Moral progress and arguments against the death penalty
My friend Jason Brennan, a professor of philosophy at Georgetown, offers a short and sweet argument against the death penalty:
Even if we grant for the sake of argument that some people deserve to die, it does not follow that the state may be authorized to kill them. For a state to have the right to kill criminals, it must make decisions about guilt and hear appeals in a fair, competent, and reliable manner. It must have rules that reliably let the innocent–or those whose guilt is reasonably in doubt–go free. The American criminal justice system fails to meet these standards. Perhaps a government of smart angels should be granted the right to kill. We could debate that. But no state in America deserves any such right.
I think this is right. Indeed, this used to be my own standard argument against the death penalty. Its virtue is in its first step. The argument is neutral on the question of whether some people deserve to die. Now, I don’t know when it happened, but at some point in the not-too-distant past, I stopped wanting to grant, even just for the sake of argument, that some people deserve to die and thus that perhaps it would be alright if a government of smart angels were granted the right to execute.
I think part of the shift in my thinking is a result of my research on the dramatic changes in moral culture that have come in the wake of technological progress and economic growth. (At one point, I was trying to write a book on this.) We have in fact become both smarter and more angelic and the result is increasing abhorrence of the death penalty. If we were smart angels, we would demand an end to executions.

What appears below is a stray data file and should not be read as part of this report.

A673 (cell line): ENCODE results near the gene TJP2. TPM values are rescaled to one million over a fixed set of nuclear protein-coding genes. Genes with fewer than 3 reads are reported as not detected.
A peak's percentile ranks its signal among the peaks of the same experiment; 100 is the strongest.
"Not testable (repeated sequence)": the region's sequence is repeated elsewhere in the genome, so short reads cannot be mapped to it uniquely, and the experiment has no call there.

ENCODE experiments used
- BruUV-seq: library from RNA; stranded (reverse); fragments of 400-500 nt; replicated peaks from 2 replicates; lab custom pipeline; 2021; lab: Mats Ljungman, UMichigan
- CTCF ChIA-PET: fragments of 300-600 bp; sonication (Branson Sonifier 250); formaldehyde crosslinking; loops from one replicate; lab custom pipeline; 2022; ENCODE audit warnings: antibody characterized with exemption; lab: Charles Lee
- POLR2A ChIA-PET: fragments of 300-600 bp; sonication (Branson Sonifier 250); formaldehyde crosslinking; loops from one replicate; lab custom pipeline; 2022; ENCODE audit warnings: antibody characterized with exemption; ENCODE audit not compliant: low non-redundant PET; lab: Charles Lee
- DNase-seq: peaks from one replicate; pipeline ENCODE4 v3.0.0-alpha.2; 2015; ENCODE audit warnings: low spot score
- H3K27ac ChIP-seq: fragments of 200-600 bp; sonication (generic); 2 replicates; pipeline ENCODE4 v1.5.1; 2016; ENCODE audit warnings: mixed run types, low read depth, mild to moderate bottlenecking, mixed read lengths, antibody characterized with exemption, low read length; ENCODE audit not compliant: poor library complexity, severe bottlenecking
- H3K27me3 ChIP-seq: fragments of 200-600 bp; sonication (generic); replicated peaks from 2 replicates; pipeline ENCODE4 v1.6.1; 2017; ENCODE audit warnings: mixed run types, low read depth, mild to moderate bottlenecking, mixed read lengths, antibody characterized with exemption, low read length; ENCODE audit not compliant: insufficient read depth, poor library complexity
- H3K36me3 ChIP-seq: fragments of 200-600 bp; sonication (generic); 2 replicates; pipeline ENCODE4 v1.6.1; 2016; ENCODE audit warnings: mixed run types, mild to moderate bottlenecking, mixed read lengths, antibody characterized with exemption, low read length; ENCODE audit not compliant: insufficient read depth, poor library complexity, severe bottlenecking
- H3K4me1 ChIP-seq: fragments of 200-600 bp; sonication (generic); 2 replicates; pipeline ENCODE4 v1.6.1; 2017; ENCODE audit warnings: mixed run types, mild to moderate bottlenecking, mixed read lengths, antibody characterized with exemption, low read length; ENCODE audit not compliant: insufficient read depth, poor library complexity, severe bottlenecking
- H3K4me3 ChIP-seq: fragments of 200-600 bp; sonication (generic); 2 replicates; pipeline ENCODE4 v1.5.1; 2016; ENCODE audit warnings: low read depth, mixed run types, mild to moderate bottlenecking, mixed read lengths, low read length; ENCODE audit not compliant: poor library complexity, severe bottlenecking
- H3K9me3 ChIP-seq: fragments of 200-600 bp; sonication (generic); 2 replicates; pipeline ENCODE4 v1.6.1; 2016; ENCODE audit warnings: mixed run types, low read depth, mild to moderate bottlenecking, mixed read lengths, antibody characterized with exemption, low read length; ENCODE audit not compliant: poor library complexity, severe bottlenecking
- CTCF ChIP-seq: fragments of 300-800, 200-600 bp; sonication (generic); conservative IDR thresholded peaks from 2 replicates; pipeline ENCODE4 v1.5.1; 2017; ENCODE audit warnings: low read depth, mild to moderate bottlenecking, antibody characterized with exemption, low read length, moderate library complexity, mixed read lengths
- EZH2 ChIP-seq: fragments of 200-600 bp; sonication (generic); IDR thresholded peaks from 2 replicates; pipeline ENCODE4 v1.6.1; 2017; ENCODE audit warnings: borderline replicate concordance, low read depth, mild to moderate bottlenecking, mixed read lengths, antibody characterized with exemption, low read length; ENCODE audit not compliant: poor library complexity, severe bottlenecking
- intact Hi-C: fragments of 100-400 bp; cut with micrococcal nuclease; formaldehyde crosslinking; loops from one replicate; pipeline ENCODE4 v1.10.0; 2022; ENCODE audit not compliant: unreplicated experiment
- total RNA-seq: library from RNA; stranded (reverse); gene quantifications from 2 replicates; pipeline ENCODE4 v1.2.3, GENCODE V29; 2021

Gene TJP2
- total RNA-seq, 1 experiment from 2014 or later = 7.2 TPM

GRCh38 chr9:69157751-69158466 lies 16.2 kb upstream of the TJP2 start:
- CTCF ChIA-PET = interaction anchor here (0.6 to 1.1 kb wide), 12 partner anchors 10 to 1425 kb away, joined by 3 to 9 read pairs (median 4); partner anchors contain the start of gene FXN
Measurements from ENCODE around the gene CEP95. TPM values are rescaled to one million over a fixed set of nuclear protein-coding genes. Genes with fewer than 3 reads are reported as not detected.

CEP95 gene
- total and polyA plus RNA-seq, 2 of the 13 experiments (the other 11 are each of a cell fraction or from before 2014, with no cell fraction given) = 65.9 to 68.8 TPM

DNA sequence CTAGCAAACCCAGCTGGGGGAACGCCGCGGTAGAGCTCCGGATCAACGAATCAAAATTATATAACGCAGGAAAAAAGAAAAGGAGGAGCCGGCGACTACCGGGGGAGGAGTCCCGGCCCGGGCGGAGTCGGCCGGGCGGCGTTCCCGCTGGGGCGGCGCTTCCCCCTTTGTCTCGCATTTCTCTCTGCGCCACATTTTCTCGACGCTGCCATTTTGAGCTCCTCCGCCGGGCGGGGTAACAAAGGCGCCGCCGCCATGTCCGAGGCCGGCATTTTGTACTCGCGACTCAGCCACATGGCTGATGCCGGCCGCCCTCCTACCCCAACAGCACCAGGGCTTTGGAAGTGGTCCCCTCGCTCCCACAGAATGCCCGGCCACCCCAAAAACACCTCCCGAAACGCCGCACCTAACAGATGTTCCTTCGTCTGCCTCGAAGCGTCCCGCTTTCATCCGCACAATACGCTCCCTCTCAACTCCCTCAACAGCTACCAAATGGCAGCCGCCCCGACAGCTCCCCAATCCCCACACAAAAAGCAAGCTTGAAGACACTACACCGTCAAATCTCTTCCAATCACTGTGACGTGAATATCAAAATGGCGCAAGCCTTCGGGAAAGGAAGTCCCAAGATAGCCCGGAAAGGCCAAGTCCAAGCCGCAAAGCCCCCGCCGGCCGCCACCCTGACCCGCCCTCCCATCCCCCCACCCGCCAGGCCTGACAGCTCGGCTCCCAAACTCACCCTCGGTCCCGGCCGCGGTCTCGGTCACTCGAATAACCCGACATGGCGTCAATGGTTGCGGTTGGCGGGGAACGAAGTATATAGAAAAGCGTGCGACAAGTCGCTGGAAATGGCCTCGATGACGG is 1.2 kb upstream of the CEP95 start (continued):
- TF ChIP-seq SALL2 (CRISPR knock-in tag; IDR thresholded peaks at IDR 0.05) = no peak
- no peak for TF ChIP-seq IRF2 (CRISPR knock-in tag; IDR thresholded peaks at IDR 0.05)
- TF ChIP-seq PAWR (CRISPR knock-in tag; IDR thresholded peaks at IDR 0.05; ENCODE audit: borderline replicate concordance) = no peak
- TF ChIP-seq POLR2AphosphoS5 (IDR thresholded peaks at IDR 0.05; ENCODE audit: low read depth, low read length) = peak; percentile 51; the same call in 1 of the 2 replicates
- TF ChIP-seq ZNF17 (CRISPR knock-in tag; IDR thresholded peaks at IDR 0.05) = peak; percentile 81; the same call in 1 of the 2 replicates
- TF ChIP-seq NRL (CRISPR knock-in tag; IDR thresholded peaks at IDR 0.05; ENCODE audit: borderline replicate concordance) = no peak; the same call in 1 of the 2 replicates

I have here advance proofs of Steven Pinker’s forthcoming book, The Better Angels of Our Nature: Why Violence has Declined. It’s a smorgasbord of data on liberalizing moral change. Pinker shows that modernity brought about a stunning shift in norms, including attitudes toward capital punishment. Look (click to enlarge):
In the face of such a decisive trend in moral culture, we can say a couple different things. We can say that this is just change and says nothing in particular about what is really right or wrong, good or bad. Or we can say this is evidence of moral progress, that we have actually become better. I prefer the latter interpretation for basically the same reasons most of us see the abolition of slavery and the trend toward greater equality between races and sexes as progress and not mere morally indifferent change. We can talk about the nature of moral progress later. It’s tricky. For now, I want you to entertain the possibility that convergence toward the idea that execution is wrong counts as evidence that it is wrong. This would suggest that those American states yet to abolish the death penalty are cases of arrested development. Looking at these trends, it seems overwhelmingly probable that we will look back on the death penalty as a shameful bit of lingering of savagery. And we won’t be wrong. If our smarter, more angelic future selves wouldn’t concede, even just for the sake of argument, that capital punishment is okay, why concede it now?